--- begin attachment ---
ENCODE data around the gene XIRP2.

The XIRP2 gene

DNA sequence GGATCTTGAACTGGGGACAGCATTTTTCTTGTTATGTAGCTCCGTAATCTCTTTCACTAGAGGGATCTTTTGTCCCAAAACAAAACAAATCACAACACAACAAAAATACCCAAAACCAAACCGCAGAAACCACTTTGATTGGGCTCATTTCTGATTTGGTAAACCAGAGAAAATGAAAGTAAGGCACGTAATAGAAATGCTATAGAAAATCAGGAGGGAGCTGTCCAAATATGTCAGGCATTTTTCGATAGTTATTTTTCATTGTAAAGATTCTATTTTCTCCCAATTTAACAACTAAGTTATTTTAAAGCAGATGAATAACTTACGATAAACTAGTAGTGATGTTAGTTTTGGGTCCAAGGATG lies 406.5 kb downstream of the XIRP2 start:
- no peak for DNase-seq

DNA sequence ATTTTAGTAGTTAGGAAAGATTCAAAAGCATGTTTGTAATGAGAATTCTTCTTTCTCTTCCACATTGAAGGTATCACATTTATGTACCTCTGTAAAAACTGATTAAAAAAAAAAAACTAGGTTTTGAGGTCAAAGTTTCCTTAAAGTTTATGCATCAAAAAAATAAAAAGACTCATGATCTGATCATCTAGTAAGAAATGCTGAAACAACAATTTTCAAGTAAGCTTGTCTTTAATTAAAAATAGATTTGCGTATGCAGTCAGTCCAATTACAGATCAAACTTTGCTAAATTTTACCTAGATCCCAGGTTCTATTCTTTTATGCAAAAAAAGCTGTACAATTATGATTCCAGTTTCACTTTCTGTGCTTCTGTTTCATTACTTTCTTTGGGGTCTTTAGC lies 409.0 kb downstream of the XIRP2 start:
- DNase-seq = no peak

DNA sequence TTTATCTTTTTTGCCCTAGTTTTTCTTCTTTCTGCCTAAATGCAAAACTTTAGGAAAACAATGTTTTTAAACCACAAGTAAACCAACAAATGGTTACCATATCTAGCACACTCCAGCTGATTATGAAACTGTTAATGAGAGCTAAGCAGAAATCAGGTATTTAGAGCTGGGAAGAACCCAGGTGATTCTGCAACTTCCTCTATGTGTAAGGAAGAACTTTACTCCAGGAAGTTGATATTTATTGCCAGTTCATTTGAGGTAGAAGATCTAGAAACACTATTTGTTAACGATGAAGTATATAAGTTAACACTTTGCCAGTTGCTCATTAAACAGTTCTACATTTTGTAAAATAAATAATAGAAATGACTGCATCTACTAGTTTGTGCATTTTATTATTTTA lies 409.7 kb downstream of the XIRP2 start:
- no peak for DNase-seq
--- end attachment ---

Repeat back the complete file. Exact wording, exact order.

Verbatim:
ENCODE data around the gene XIRP2.

The XIRP2 gene

DNA sequence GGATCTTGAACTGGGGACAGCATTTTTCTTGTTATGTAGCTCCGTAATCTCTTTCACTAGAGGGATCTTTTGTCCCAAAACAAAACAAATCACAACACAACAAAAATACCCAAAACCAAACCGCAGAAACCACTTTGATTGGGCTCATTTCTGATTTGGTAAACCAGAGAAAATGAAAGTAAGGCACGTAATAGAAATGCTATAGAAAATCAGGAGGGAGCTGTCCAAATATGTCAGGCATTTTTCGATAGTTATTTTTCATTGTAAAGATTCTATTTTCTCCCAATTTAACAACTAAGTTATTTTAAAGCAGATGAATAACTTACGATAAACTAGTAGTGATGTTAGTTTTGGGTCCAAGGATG lies 406.5 kb downstream of the XIRP2 start:
- no peak for DNase-seq

DNA sequence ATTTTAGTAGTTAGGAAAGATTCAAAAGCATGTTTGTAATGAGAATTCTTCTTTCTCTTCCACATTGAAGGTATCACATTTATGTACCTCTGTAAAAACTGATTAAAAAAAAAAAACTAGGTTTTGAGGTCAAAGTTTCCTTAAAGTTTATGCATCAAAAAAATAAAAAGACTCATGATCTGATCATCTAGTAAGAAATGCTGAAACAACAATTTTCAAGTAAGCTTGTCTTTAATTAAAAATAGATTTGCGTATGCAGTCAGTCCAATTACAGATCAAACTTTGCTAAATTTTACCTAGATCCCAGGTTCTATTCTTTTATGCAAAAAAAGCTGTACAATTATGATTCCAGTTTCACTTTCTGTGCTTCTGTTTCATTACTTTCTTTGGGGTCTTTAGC lies 409.0 kb downstream of the XIRP2 start:
- DNase-seq = no peak

DNA sequence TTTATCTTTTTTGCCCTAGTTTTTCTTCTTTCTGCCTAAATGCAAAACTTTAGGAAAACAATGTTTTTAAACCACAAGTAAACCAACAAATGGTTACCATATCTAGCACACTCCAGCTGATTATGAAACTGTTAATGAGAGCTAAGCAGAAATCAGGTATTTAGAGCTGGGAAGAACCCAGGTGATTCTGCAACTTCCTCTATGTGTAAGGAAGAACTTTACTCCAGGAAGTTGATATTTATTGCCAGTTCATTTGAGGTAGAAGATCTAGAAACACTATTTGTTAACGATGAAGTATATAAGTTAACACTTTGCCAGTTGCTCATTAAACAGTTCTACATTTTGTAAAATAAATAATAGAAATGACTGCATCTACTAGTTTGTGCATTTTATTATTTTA lies 409.7 kb downstream of the XIRP2 start:
- no peak for DNase-seq